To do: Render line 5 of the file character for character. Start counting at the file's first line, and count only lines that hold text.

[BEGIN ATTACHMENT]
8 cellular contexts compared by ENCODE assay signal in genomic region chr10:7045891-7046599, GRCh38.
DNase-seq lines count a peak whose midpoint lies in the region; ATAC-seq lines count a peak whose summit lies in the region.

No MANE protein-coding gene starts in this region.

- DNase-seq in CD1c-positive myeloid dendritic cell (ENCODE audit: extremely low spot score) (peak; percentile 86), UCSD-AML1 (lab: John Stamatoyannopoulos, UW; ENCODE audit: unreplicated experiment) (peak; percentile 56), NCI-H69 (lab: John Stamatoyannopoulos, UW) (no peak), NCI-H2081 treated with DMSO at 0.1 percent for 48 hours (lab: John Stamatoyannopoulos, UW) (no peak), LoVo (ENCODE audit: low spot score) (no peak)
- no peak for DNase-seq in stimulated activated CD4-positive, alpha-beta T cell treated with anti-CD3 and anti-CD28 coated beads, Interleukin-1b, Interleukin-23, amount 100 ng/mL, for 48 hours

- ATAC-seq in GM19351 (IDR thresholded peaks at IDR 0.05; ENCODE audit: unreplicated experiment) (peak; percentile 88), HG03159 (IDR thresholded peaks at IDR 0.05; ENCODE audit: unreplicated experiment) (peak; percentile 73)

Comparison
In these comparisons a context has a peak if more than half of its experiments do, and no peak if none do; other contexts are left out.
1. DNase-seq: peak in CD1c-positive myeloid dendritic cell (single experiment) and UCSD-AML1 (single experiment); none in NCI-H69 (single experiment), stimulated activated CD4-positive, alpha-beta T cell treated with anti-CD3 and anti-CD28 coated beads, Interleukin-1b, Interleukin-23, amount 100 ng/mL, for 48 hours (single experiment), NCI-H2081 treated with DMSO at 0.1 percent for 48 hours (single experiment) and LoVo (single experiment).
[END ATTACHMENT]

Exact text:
- no peak for DNase-seq in stimulated activated CD4-positive, alpha-beta T cell treated with anti-CD3 and anti-CD28 coated beads, Interleukin-1b, Interleukin-23, amount 100 ng/mL, for 48 hours